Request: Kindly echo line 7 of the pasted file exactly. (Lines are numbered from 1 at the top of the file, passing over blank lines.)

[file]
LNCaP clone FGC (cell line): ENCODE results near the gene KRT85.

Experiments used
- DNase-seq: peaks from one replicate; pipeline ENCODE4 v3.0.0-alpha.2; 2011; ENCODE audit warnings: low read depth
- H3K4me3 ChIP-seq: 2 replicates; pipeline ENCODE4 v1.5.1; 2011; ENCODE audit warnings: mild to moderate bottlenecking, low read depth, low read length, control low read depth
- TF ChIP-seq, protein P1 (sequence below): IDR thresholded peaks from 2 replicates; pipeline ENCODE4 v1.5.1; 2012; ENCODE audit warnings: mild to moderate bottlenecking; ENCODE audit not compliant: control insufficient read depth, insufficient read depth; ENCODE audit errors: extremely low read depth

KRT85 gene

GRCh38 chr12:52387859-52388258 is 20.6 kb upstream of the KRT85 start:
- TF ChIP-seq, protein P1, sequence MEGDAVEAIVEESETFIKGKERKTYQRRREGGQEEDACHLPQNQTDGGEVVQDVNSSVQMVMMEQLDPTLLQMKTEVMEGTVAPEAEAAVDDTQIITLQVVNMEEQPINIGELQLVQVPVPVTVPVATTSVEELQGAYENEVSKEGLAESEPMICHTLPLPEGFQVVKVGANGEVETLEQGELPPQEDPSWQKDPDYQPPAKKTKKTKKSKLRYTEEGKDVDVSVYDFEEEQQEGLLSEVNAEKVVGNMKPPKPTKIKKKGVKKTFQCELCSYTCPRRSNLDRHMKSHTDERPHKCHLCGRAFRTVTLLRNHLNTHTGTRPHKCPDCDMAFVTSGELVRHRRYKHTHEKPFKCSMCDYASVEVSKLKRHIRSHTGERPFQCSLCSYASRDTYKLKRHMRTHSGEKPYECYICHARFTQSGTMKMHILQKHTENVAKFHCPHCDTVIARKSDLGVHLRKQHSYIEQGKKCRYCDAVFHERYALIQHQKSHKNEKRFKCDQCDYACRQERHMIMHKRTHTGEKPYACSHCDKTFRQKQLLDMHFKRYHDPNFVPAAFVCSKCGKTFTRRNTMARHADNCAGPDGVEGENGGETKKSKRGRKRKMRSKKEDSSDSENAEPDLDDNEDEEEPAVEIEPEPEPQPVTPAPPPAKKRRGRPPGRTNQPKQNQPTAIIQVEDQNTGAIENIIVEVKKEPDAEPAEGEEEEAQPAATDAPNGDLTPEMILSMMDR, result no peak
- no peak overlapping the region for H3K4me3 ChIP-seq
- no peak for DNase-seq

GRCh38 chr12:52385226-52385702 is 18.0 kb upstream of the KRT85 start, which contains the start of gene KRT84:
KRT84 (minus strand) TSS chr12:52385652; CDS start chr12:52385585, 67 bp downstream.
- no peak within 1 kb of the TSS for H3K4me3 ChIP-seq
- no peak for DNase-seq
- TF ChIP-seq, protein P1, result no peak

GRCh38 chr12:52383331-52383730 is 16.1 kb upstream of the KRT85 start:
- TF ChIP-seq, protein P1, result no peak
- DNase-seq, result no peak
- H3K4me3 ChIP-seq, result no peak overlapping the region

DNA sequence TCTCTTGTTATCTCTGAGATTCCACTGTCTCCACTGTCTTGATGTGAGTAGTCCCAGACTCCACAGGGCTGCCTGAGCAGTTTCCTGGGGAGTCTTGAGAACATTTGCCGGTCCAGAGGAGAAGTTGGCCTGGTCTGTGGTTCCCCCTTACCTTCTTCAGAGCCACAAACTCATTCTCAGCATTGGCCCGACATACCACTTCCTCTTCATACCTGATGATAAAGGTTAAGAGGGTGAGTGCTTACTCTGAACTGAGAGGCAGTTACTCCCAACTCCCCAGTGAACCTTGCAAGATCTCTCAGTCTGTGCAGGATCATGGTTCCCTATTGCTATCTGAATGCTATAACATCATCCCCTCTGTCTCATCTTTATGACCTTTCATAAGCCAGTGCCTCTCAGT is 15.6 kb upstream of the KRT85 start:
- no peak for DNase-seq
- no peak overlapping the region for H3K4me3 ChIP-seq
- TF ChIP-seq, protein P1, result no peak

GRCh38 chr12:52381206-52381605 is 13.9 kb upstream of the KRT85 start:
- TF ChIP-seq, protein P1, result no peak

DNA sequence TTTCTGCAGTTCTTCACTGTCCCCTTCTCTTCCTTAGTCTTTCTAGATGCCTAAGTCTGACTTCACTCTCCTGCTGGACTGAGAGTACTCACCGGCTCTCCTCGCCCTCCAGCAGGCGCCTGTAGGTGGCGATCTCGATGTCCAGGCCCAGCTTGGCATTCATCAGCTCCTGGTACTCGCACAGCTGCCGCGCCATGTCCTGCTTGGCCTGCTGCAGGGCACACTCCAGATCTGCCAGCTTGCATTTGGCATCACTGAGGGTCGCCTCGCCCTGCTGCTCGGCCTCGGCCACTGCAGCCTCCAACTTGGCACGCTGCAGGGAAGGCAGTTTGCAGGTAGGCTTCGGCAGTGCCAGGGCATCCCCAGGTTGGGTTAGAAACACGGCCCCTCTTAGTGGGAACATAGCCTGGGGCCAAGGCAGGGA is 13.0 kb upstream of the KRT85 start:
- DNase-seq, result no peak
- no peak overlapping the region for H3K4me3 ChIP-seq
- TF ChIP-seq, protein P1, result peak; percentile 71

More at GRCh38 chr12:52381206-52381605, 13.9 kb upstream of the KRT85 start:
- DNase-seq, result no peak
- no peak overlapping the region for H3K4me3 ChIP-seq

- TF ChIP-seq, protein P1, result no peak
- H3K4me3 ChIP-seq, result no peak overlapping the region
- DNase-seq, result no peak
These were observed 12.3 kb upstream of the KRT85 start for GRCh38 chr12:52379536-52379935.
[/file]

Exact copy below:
GRCh38 chr12:52387859-52388258 is 20.6 kb upstream of the KRT85 start: